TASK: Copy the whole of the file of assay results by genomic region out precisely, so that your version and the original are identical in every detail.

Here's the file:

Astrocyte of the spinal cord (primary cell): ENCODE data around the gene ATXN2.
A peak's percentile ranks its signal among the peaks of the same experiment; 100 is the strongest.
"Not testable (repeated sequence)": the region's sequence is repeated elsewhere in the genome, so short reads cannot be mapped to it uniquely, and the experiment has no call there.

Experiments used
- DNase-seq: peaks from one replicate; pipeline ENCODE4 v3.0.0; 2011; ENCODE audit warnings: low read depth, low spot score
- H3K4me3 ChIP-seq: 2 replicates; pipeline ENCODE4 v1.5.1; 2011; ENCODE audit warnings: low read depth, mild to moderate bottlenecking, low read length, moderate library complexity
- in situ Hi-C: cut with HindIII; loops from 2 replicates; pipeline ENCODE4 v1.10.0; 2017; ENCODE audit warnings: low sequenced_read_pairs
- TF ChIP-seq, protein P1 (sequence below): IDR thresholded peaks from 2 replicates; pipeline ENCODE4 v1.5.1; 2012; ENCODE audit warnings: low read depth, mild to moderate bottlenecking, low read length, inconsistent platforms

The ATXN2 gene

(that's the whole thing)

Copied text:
Astrocyte of the spinal cord (primary cell): ENCODE data around the gene ATXN2.
A peak's percentile ranks its signal among the peaks of the same experiment; 100 is the strongest.
"Not testable (repeated sequence)": the region's sequence is repeated elsewhere in the genome, so short reads cannot be mapped to it uniquely, and the experiment has no call there.

Experiments used
- DNase-seq: peaks from one replicate; pipeline ENCODE4 v3.0.0; 2011; ENCODE audit warnings: low read depth, low spot score
- H3K4me3 ChIP-seq: 2 replicates; pipeline ENCODE4 v1.5.1; 2011; ENCODE audit warnings: low read depth, mild to moderate bottlenecking, low read length, moderate library complexity
- in situ Hi-C: cut with HindIII; loops from 2 replicates; pipeline ENCODE4 v1.10.0; 2017; ENCODE audit warnings: low sequenced_read_pairs
- TF ChIP-seq, protein P1 (sequence below): IDR thresholded peaks from 2 replicates; pipeline ENCODE4 v1.5.1; 2012; ENCODE audit warnings: low read depth, mild to moderate bottlenecking, low read length, inconsistent platforms

The ATXN2 gene